Opening Day: Reds players excited about return of fans to Great American Ball Park

There could be as many as 12,695 fans in stadium on Opening Day

The last time fans attended a game at Great American Ball Park, many crowded onto the infield and found spots in the outfield to watch a postgame ceremony honoring broadcaster Marty Brennaman after his final game.

This was more than five months before the era of social distancing began as the pandemic took over every aspect of society. COVID-19 reduced a 162-game season to 60 games in 2020 and also prevented fans from attending games across Major League Baseball. Only pre-recorded crowd noise played over the loudspeakers prevented the few people at games last season from hearing a bat drop in the on-deck circle.

On Thursday, fans will return to Great American Ball Park as the Reds open the season against the St. Louis Cardinals. It will be far from the typical Opening Day crowd because the state is limiting capacity to 30 percent, and the fans who do attend the game will have to wear masks and sit in socially-distant pods of no more than six people. Even considering that, the atmosphere will be much improved from last summer when not even the families of the players could get into the stadium.

“Pitching in front of the fans is one of the most important parts of the game,” Reds reliever Cionel Perez said, “and for any player, it really gives you that impulse to do better out there, to get through those hard times. They motivate you to really go out there and do your best. They’re there for us. They’re there to give us an opportunity to be better.”

The Reds ranked 19th in baseball in attendance in 2019, the last season before the pandemic, averaging 22,329 fans per game. They had a sold-out crowd of 44,049 at Opening Day that season. There will be no more than 12,695 at games this season at least as long as the current restrictions are in place.

The fans in attendance won’t be able to get close to the players, not at this point in the season at least. The protocols will prevent players from signing autographs or throwing baseballs into the stands.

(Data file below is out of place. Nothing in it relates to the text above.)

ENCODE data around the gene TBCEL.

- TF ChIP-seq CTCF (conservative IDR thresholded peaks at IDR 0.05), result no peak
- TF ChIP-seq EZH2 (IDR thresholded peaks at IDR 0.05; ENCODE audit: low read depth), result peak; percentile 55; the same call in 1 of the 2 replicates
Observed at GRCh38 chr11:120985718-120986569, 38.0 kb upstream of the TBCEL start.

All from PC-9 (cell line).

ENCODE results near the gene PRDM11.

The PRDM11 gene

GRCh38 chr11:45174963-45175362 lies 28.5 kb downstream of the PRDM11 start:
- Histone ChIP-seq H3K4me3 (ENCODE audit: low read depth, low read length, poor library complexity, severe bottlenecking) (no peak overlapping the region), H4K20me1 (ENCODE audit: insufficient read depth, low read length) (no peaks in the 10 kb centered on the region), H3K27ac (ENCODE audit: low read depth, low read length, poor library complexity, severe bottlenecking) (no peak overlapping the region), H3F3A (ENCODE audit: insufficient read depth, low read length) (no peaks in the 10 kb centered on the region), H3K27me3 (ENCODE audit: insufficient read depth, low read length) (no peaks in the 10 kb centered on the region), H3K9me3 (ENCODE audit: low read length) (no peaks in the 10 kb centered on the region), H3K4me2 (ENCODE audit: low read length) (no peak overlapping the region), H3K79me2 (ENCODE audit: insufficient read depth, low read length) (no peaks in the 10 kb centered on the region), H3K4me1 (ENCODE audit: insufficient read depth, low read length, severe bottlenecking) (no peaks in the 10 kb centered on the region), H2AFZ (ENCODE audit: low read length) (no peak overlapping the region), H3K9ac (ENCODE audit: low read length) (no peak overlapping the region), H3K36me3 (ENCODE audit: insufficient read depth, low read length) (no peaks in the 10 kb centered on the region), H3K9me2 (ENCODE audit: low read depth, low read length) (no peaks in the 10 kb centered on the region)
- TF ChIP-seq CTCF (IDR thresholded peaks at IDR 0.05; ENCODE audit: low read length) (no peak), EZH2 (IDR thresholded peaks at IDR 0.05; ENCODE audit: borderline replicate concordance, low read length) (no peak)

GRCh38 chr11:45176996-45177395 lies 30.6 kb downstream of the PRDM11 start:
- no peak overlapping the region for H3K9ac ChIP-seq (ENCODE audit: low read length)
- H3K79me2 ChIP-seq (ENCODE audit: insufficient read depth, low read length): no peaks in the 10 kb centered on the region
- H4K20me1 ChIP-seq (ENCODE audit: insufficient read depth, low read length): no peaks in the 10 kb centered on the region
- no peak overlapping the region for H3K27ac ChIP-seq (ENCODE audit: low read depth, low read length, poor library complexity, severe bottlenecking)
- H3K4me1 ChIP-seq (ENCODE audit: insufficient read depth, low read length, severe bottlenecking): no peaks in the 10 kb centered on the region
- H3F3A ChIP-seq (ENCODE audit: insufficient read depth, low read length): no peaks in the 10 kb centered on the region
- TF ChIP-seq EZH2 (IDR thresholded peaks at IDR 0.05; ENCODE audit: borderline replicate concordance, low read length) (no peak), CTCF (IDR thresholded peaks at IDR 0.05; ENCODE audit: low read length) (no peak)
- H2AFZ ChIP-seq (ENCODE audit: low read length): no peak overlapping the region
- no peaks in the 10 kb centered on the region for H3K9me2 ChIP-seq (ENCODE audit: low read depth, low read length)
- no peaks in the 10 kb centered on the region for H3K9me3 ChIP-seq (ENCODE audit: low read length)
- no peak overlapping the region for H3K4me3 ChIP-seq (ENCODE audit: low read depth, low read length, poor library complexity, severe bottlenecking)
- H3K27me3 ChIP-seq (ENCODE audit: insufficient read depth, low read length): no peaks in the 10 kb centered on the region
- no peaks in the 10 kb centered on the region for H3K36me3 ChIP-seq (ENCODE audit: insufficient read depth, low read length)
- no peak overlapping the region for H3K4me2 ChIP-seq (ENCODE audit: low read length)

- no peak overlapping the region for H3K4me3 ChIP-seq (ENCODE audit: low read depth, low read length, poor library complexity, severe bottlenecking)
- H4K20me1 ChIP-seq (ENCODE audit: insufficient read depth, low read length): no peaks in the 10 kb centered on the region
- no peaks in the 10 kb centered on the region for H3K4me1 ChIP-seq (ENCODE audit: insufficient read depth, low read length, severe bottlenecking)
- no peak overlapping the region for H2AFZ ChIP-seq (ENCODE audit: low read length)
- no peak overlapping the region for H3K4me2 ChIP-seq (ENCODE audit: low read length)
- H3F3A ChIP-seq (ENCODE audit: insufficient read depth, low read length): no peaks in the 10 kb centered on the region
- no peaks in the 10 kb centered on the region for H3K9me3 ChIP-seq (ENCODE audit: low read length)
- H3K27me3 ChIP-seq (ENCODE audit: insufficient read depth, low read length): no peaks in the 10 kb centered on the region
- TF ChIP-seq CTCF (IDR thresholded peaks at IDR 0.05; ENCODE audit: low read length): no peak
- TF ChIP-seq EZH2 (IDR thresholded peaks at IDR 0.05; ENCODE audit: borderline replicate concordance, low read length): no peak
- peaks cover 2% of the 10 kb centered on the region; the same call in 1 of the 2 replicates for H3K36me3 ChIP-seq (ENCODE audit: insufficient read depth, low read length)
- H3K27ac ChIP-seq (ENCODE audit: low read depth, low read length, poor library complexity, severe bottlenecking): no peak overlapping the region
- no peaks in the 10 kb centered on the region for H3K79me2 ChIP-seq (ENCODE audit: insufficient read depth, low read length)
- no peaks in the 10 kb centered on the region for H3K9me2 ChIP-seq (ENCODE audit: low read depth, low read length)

Those aren’t the only differences between this Opening Day and the pre-pandemic Opening Days. There will be no Findlay Market Parade. The first pitch, thrown by U.S. Sen. Rob Portman, will be tossed from the stands behind the Reds dugout to the field.

The Reds experiencing Opening Day for the first time will have to wait until next year to see the true Cincinnati holiday.

“I’ve seen a bunch of pictures about the parade and just how crazy it is,” pitcher Tejay Antone said, “and I wish that we could do that and just interact with the fans finally. Obviously, the world’s not quite ready for that. We’re close, and it’ll be there next year. I’m excited to hopefully be a part of that as well next year, but I hope everyone stays safe and at least wears a mask and takes care of the person next to them and respects them while they’re having fun and coming out and enjoying us.”

The Reds finished 16-13 at Great American Ball Park last season without much of a home-field advantage outside of a familiarity with the ballpark, though the Reds grounds crew did its part to make up for the empty seats with joyous celebrations all season long. It was a season of cardboard cutouts. Hundreds of them were attached to seats in the lower seating bowl. The families of players had their own cutouts in the rows where they would have been sitting. The only fans in the stadium were the few people sitting with Reds owner Bob Castellini and his family.

The players missed everything the fans bring to games.

“I can’t wait to see everybody,” Reds outfielder Jesse Winker said. “Baseball in Cincinnati is a really big deal. It’s an honor to get to represent the city and the fans. I’m looking forward to them coming back. I’ve missed them. They’re what drive our sport. It’s going to be fun. Hopefully, we can achieve everything we want to achieve and make the city proud.”

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